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The best tick-prevention strategies for summer

BUG PREVENTION

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Calah Alexander - published on 07/09/18

The tick population is exploding, and so are cases of Lyme disease -- but prevention is the best medicine.

Every summer, my Facebook feed begins to fill with horror stories from my friends up north about the annual explosion of the tick population. These range from relating the number of ticks found on the dog after a day outside (17!!!) to the terror of finding a tick attached to a toddler’s head with no idea how long it had been there.

Growing up, I didn’t even know what a tick was. Texas isn’t really host to lots of forests or hiking trails, and we weren’t an outdoorsy family. The closest to hiking we ever got was our yearly excursion to Colorado’s Garden of the Gods — a dry, rocky destination inhospitable to ticks. I first heard of Lyme disease in college, when a friend suffered a tick bite one summer and returned a semester late, 20 pounds lighter and almost unrecognizably frail from the illness.

That was 2005. Fast-forward to 2018, and Lyme disease is everywhere. I know at least 10 people offhand who suffer lingering effects of Lyme from tick bites years ago. Ticks are not merely a nuisance — they’re an active threat to human health and well-being, made all the more pernicious because of the medical community’s general failure to acknowledge the debilitating effects of Lyme disease.

As a recent article in Scientific American pointed out, Lyme disease is grossly under-researched. The current treatments are inadequate at best, and the long-term effects are often downplayed or flat-out disregarded by doctors. That’s a pretty grim reality to face during peak tick season — after all, keeping kids (or ourselves) indoors on devices all summer isn’t without significant health hazards as well, which poses a dilemma.

But as the old adage goes, an ounce of prevention is worth a pound of cure, and that goes double when it comes to ticks. There’s no sure-fire way to prevent tick bites, but there are some things that can deter ticks and help discover them more quickly, before they’ve had a chance to transmit a potentially hazardous disease.

Live Science notes that DEET is useless against ticks — while they won’t bite skin covered in DEET, they will scurry across it to find an untreated patch of skin. Permethrin, however, is highly effective against ticks — so much so that investing in permethrin-treated clothing is one of the most effective ways to prevent tick bites. Another surprising strategy in the fight against ticks is to change the environment around your home in order to make it inhospitable:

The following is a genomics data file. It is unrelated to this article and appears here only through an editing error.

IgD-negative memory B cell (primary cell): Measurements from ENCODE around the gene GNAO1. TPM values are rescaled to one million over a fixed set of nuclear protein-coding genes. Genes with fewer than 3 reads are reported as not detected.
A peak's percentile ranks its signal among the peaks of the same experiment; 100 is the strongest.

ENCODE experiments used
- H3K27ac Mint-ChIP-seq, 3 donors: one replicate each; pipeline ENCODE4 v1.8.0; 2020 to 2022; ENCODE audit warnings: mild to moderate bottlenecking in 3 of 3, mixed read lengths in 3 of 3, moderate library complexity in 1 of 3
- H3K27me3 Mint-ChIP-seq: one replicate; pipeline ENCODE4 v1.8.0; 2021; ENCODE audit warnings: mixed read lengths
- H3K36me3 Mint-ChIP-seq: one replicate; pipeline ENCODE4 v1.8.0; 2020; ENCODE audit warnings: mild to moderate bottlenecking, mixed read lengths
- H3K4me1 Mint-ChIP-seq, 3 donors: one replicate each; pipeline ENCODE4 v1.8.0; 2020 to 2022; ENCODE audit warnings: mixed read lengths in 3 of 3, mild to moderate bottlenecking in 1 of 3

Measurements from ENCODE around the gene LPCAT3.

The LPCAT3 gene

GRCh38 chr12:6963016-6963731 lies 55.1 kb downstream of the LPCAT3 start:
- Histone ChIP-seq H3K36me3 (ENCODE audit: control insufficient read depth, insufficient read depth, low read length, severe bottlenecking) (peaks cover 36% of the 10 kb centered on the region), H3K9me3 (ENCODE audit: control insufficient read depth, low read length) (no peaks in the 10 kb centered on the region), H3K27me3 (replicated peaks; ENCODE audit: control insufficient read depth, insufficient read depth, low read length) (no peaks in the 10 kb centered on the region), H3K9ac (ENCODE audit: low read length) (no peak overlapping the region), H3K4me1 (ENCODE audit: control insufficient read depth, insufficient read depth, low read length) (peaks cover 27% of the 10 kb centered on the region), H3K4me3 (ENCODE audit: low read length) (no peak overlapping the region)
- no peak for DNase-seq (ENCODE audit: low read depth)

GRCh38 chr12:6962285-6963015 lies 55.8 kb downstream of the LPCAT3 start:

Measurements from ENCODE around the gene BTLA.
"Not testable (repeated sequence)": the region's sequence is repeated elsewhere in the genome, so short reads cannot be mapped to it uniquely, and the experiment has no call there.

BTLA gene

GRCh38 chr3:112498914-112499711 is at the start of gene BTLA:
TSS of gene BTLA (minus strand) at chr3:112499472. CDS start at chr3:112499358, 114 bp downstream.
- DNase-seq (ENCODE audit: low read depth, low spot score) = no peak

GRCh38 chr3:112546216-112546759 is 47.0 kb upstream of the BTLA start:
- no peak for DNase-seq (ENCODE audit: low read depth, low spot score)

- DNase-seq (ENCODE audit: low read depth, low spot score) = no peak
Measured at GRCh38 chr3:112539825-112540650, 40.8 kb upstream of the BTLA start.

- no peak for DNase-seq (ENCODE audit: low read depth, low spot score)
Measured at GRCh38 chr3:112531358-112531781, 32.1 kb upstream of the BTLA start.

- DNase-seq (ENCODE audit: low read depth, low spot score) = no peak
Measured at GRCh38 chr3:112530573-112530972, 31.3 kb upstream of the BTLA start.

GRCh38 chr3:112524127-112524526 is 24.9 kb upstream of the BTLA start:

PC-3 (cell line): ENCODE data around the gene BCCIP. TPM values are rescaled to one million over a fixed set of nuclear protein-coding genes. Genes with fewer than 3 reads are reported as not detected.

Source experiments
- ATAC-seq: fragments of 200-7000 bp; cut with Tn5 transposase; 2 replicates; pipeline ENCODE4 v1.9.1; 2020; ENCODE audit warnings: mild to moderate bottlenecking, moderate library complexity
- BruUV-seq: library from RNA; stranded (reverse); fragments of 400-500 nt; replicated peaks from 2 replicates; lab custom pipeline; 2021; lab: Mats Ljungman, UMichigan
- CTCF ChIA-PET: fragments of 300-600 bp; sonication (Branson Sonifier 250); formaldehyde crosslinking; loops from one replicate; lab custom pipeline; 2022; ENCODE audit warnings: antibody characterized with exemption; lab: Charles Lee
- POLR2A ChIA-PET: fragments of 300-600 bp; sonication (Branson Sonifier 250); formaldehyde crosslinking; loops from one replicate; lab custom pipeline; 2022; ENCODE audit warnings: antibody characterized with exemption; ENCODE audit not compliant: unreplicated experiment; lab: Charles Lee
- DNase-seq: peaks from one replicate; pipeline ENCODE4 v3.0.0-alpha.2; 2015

Tick nymphs have leaky cuticles, or outer covers, that rapidly lose moisture. As a result, they can’t survive in environments with lower than 80 percent humidity for more than eight hours, Mather said. As a result, nymphs congregate in leaf piles in shady, humid environments, so sticking to sunny areas can reduce tick exposure, he said. To keep the yard tick-free, use landscaping that deters mice, deer, woodchucks and other rodents that carry ticks, he said. People should also remove tick habitat such as leaf piles, shrubs and ground cover near the house. Play sets should be kept in the sun, away from the shade, he added. Ticks won’t cross a barrier of wood chips placed around the yard’s perimeter, perhaps because the dry material makes them dry out too much, he said.

This explains why so many tick bites happen during camping and hiking excursions — shady, wooded trails are the perfect environment for humidity-craving ticks. So while it’s worth investing in permethrin-treated clothing if you’re an avid hiker, if you’re just worried about keeping ticks off your kids in the back yard, these solutions are much simpler.

Encouraging your kids to play in the sun and moving all their play equipment out of shady areas might be less comfortable, but it’s far safer. And a circle of wood chips is definitely worth a trip to the hardware store.

Some people swear by essential oils, which can repel ticks. Recipes can be found online and used on dogs and pets, as well as sprayed along the perimeter of your property.

No matter what, you should always check your children, pets, and yourself for ticks after being outside. Ticks usually take several hours to begin transmitting any kind of disease, so quick identification and removal is essential. Wearing light-colored clothing can help you identify the nymphs trying to find a patch of skin even before they bite, and any ticks in clothing can be killed by five minutes in the dryer on high heat — so dry your clothes before you wash them!

Above all, don’t despair — it might seem like a daunting prospect to check your kids, pets, and selves for ticks every day (or multiple times a day), but vigilant prevention could save you from a lifetime of health issues.




Read more:
4 Ways to reduce your anxiety about ticks

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Health and Wellness
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